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How I Landed My Entertainment Industry Internship

This article is written by a student writer from the Her Campus at UCLA chapter.

I was wholeheartedly convinced it would be impossible for me to land a marketing internship at a massive entertainment company like Paramount. Given I had only minor internships with start-ups, and my resume was quite scattered (I dabbled in marketing and digital marketing, teaching, creative writing, editorial and law), it seemed out of the realm of possibility for me. Plus, UCLA has no marketing or business major, which made me feel like I had no chance of competing with students from other LA universities who did. But I did. I landed a summer entertainment internship at Paramount, and I’m now wholeheartedly convinced it is absolutely possible for any college student to do the same. There is a daunting mysticism around landing jobs in entertainment, with many believing that you have to have crazy connections or be a nepo baby to do so. As someone who applied to my internship conventionally online, I am here to assure you that this is not the case. 

There are countless ways to find incredible entertainment internships, including browsing LinkedIn and following companies you are interested in, and joining Handshake (a sort of LinkedIn for college students) to do the same. If you want to go the extra mile and be a stalker like me, you might even check out the LinkedIn of other students at your university who landed cool internships and see what kinds of other extracurriculars and activities they are involved in for guidance. Following or going into your university’s career center for advice can also be helpful, and attending job fairs and industry nights at your university can be great opportunities for networking and for finding job opportunities. I landed a nearly year-long legal internship (that I absolutely loved) just by attending a UCLA job fair and talking with the law firm’s representative. Joining clubs and signing up for their respective email lists, Discord or Slack channels can also be a great way to network, get advice and learn about internship opportunities. I’ve also found social media to be helpful, with accounts like Internship Girl and Intern Queen offering both internship opportunities and advice. 

Once you’ve identified internships you’re interested in applying for, having a strong resume and cover letter are crucial. To get started, check out templates your university’s career center offers and make a good draft. I’ve found that simple, black-and-white resumes and cover letters are strongest because a lot of large companies now use automated programs for initial screenings, and colorful or unique designs are often read incorrectly. After you have some drafts, go to as many sources you can for second opinions and proofreading; ask your parents, your friends (preferably those who have landed good internships themselves), your counselors, your college career center and even any mentors you might have for advice and tips. Be sure to tailor your resume and cover letter for every unique internship you apply for, highlighting the experiences that are most related to that internship. Even if your experiences do not perfectly correspond to the internship you are applying for, if you can explain how you will use the experiences and skills you have had and apply them, and highlight why you are interested in and well-suited for a specific internship, you have a strong chance. Remember, internships are entry-level positions—you are not expected to know everything; you are expected to want to learn everything.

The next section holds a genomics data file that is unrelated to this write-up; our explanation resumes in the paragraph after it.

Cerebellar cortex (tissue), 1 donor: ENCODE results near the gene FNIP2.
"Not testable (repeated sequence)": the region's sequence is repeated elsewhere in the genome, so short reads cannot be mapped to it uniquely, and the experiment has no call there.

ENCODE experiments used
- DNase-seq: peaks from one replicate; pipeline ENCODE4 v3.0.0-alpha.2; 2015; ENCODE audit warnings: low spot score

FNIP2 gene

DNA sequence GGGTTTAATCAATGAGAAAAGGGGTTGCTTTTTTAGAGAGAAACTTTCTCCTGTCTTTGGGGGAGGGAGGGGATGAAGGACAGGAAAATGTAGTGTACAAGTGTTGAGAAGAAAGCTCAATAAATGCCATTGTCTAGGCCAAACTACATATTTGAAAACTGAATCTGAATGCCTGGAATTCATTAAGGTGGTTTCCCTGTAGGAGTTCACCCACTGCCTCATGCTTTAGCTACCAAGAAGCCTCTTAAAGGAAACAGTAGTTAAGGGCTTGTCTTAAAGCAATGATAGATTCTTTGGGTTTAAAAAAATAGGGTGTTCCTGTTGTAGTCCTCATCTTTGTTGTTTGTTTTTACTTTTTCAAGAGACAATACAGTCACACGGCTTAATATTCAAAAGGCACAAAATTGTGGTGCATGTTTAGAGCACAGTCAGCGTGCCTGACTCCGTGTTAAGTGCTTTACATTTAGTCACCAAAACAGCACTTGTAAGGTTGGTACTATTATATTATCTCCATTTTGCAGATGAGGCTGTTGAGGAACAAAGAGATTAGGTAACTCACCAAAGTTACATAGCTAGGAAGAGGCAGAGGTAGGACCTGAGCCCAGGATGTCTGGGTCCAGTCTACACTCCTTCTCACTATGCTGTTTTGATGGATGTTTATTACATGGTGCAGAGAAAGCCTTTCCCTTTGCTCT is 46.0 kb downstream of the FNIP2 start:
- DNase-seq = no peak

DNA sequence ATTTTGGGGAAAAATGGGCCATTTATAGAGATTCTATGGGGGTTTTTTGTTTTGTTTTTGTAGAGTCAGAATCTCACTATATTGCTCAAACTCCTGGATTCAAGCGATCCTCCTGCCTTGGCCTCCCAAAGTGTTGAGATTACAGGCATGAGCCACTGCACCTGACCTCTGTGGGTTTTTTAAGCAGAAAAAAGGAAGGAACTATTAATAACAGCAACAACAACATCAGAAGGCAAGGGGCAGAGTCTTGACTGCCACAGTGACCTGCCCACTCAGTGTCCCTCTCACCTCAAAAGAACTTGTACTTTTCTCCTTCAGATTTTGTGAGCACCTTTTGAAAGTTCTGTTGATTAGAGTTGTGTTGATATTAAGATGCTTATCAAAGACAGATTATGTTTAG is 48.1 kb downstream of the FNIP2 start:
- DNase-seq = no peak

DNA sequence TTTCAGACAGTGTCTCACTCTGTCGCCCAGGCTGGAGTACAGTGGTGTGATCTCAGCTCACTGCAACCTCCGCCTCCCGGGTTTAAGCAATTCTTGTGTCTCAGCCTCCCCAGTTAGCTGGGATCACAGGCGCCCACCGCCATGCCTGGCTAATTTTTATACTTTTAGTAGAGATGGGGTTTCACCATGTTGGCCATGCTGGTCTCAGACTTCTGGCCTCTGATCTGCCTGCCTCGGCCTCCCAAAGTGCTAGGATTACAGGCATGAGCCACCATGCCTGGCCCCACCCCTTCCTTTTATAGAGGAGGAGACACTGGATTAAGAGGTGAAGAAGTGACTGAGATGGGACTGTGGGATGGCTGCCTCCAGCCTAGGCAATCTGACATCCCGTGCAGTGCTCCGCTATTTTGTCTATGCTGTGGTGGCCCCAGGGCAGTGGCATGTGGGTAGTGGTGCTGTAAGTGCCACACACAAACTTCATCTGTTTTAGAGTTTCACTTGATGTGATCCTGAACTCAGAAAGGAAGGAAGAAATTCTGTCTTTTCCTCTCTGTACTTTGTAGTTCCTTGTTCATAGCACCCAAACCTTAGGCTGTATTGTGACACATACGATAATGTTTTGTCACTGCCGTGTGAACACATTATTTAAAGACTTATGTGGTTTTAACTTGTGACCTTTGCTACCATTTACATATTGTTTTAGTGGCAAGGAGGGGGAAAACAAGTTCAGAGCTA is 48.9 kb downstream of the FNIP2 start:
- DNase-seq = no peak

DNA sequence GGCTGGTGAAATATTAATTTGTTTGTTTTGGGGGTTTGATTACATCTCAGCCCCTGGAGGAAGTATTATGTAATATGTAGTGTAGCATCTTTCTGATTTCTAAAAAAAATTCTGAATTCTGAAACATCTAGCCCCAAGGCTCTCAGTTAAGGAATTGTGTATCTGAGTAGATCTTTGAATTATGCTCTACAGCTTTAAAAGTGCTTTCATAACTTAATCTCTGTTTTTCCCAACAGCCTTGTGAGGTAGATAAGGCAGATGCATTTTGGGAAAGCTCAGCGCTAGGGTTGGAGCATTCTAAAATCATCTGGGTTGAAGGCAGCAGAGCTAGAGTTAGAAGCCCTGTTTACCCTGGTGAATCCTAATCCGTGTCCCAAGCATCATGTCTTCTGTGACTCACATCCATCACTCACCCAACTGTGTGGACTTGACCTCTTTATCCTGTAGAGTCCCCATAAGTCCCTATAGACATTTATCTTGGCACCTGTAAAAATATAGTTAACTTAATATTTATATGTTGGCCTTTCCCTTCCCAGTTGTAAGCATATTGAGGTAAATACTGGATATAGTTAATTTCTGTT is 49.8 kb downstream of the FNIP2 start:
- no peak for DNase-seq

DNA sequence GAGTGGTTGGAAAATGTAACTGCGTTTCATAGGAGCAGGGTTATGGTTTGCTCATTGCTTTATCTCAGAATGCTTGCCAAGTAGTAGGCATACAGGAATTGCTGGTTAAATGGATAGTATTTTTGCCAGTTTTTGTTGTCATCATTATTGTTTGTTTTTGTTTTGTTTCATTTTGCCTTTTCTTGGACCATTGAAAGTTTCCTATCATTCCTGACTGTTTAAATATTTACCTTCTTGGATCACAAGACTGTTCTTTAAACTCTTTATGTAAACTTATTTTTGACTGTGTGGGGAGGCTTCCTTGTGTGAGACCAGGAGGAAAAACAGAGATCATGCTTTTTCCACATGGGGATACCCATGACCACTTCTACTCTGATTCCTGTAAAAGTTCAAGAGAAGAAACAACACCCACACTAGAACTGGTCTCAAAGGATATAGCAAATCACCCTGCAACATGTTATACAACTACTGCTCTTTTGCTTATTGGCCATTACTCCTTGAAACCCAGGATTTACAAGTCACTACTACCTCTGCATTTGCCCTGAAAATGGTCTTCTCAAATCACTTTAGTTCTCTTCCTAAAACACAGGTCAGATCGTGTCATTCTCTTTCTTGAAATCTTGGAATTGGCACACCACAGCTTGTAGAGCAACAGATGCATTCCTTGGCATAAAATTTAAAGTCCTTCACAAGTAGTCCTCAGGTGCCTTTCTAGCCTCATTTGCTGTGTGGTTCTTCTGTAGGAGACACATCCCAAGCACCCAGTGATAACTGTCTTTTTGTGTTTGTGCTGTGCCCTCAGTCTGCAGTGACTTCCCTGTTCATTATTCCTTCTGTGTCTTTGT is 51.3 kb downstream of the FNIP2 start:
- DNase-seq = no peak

Interviews are much more simple than you might think. Although I do not recommend this, I never practice for interviews. Simply researching the company, writing a list of your experiences you want to discuss, preparing a few good questions and knowing why you want to intern at the specific company can be plenty. Interviews should be natural and conversational. Your interviewer is a person, too. They want to connect with you, to learn about you. They certainly do not want to be bored. A two-way conversation that leaves your interviewer feeling good is key. Make sure to follow up with a nice email after the interview, and include a few specific points or ideas you discussed to show them you are interested and were paying attention. 

There is a lot of stress around internships these days. It’s not all unfounded. You will likely have to apply to tons of internships before you even get an interview. But, I promise you, you will. If you stay organized, interested and passionate about the positions you apply for, you will get a great internship.

Kylee is a fourth-year at UCLA double-majoring in Communication and English with a concentration in Creative Writing. Her poems have been published in Train River Poetry, The Mandarin, Open Ceilings, and our very own Westwind (among others). She also writes feature articles for Her Campus at UCLA. In her free time, she acts, drinks way too much coffee, romanticizes everything, and buys more books than she can keep up with.